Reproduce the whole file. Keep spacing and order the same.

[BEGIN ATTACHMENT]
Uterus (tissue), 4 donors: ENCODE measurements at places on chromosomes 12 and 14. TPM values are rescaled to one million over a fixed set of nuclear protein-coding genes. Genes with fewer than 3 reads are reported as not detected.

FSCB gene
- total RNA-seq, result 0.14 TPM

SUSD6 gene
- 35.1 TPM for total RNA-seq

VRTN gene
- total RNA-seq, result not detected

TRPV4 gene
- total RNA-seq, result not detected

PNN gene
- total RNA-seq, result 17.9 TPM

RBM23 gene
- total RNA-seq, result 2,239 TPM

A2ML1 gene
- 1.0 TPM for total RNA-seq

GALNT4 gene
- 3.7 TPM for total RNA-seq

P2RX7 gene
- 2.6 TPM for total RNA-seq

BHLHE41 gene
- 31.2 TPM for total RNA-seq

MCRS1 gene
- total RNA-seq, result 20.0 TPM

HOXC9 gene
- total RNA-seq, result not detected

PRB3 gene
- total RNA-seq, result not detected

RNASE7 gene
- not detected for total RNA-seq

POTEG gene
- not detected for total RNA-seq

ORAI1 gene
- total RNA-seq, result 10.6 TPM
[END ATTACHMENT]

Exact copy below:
Uterus (tissue), 4 donors: ENCODE measurements at places on chromosomes 12 and 14. TPM values are rescaled to one million over a fixed set of nuclear protein-coding genes. Genes with fewer than 3 reads are reported as not detected.

FSCB gene
- total RNA-seq, result 0.14 TPM

SUSD6 gene
- 35.1 TPM for total RNA-seq

VRTN gene
- total RNA-seq, result not detected

TRPV4 gene
- total RNA-seq, result not detected

PNN gene
- total RNA-seq, result 17.9 TPM

RBM23 gene
- total RNA-seq, result 2,239 TPM

A2ML1 gene
- 1.0 TPM for total RNA-seq

GALNT4 gene
- 3.7 TPM for total RNA-seq

P2RX7 gene
- 2.6 TPM for total RNA-seq

BHLHE41 gene
- 31.2 TPM for total RNA-seq

MCRS1 gene
- total RNA-seq, result 20.0 TPM

HOXC9 gene
- total RNA-seq, result not detected

PRB3 gene
- total RNA-seq, result not detected

RNASE7 gene
- not detected for total RNA-seq

POTEG gene
- not detected for total RNA-seq

ORAI1 gene
- total RNA-seq, result 10.6 TPM